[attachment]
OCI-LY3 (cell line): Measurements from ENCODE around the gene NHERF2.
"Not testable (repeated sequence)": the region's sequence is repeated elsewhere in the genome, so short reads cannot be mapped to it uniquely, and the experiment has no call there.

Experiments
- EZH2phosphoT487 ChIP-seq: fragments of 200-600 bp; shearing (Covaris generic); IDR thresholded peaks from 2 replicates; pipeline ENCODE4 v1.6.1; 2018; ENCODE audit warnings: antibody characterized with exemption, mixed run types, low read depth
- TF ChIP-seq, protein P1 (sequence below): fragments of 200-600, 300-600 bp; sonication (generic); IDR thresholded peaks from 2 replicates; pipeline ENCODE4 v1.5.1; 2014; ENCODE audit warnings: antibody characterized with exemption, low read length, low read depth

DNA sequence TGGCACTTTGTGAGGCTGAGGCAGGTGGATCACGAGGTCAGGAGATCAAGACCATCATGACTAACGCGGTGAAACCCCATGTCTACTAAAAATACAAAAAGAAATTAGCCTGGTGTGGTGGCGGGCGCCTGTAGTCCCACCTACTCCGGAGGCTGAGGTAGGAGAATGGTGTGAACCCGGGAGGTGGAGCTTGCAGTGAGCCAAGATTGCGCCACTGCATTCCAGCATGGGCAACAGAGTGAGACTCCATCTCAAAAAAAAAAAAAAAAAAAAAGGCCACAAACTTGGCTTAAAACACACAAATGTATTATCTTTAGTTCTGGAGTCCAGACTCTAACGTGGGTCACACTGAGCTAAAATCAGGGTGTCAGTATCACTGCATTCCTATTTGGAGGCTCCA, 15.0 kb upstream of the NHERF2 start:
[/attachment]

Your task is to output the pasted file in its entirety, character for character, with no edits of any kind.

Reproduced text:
OCI-LY3 (cell line): Measurements from ENCODE around the gene NHERF2.
"Not testable (repeated sequence)": the region's sequence is repeated elsewhere in the genome, so short reads cannot be mapped to it uniquely, and the experiment has no call there.

Experiments
- EZH2phosphoT487 ChIP-seq: fragments of 200-600 bp; shearing (Covaris generic); IDR thresholded peaks from 2 replicates; pipeline ENCODE4 v1.6.1; 2018; ENCODE audit warnings: antibody characterized with exemption, mixed run types, low read depth
- TF ChIP-seq, protein P1 (sequence below): fragments of 200-600, 300-600 bp; sonication (generic); IDR thresholded peaks from 2 replicates; pipeline ENCODE4 v1.5.1; 2014; ENCODE audit warnings: antibody characterized with exemption, low read length, low read depth

DNA sequence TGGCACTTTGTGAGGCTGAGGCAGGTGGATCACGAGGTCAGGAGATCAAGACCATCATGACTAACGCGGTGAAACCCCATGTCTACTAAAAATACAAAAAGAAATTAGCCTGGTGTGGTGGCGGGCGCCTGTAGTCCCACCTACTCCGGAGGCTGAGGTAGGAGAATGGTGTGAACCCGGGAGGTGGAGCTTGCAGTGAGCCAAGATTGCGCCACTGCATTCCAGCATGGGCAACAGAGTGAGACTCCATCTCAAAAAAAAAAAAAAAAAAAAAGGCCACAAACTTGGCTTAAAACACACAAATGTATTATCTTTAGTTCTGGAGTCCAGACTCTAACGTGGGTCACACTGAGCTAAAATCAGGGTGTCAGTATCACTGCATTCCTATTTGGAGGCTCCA, 15.0 kb upstream of the NHERF2 start: